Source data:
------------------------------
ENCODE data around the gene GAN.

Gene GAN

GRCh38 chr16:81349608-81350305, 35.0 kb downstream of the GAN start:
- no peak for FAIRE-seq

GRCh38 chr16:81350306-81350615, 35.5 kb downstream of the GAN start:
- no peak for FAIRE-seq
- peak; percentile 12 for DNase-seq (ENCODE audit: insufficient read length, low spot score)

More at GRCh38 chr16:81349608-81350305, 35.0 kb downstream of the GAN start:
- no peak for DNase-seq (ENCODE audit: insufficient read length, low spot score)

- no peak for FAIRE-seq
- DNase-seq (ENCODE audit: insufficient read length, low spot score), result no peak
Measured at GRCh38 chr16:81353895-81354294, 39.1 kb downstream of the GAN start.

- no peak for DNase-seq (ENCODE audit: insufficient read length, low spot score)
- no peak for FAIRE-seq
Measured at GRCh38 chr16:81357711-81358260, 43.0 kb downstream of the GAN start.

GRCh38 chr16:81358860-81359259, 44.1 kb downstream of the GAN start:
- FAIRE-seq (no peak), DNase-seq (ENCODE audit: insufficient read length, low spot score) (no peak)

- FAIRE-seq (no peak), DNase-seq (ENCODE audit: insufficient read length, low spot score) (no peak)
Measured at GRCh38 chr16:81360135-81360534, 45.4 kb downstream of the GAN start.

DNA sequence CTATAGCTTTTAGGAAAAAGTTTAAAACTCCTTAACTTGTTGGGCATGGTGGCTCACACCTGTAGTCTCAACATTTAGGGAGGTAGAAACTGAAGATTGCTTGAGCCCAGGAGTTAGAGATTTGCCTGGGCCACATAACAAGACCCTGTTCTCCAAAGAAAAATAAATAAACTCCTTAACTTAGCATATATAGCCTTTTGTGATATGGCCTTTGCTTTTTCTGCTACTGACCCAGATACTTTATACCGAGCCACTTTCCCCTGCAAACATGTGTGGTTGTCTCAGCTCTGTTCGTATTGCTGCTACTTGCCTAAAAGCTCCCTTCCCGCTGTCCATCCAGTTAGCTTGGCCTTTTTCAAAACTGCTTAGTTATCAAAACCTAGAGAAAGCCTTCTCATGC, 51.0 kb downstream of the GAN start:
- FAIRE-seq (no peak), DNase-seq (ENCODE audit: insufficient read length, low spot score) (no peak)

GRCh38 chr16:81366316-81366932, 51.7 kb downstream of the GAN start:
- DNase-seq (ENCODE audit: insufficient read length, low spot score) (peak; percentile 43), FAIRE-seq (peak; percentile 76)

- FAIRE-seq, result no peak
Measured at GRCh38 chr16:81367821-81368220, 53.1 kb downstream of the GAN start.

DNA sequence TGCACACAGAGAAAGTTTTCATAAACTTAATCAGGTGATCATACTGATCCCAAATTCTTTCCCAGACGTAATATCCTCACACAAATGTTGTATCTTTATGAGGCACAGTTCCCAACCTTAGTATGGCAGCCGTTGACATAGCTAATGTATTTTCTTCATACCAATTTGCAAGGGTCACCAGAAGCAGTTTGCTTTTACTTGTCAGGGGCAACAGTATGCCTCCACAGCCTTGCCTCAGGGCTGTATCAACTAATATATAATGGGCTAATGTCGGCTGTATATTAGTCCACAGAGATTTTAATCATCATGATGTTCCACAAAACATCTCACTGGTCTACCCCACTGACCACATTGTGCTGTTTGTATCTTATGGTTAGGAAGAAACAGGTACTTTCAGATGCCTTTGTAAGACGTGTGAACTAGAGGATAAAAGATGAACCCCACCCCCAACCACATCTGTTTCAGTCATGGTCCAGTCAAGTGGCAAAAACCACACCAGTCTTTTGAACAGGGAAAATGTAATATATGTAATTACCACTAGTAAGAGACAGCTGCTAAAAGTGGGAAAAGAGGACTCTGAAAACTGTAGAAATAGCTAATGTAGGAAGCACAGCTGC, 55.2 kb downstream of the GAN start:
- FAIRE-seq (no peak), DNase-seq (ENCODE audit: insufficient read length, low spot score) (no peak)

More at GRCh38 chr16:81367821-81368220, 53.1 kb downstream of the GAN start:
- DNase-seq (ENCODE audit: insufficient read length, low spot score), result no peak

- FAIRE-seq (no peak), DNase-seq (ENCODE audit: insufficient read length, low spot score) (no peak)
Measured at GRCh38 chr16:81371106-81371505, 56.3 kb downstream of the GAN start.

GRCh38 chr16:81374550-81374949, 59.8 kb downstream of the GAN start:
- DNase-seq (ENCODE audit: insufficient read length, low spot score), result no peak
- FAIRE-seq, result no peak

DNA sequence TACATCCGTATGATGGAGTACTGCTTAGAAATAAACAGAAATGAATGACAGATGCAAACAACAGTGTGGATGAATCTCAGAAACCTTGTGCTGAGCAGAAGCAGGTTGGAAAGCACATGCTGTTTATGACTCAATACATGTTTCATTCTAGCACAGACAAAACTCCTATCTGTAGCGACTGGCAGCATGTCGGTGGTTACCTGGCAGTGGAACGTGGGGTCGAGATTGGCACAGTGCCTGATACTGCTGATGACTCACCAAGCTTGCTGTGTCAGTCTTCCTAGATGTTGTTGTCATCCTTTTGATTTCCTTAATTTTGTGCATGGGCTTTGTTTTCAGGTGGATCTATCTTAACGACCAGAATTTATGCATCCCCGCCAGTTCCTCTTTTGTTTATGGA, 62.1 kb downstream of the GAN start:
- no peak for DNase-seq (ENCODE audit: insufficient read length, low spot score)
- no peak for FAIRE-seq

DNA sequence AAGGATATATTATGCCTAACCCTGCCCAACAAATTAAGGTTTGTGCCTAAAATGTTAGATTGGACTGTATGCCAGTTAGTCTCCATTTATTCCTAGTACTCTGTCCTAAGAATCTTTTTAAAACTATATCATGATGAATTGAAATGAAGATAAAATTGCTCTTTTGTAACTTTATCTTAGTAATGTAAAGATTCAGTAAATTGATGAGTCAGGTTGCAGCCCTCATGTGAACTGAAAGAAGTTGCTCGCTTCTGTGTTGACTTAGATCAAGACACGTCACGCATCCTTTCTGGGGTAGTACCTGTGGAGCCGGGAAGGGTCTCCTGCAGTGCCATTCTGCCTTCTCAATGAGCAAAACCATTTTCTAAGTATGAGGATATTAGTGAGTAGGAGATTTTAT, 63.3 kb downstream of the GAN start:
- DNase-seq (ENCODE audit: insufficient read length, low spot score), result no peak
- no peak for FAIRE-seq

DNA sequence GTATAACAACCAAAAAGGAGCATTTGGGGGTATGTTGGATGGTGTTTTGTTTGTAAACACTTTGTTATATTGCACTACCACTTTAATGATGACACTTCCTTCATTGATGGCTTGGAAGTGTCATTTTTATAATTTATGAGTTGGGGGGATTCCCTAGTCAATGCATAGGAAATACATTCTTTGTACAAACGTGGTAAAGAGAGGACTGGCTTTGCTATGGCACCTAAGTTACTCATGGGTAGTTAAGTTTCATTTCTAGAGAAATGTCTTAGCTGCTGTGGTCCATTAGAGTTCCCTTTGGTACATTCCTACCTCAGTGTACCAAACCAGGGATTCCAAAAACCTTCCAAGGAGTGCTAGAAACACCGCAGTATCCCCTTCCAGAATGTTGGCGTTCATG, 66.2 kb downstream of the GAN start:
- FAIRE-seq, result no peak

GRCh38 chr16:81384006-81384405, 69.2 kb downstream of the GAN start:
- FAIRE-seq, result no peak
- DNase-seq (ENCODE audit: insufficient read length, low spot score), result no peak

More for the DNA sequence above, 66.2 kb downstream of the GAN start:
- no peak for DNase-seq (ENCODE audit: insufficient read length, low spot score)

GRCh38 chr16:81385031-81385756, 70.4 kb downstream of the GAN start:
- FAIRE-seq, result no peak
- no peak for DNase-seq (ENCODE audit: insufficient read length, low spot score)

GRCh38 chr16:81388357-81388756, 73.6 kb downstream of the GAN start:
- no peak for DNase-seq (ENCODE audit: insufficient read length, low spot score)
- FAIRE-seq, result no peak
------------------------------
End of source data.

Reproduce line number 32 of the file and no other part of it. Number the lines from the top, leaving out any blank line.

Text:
GRCh38 chr16:81374550-81374949, 59.8 kb downstream of the GAN start: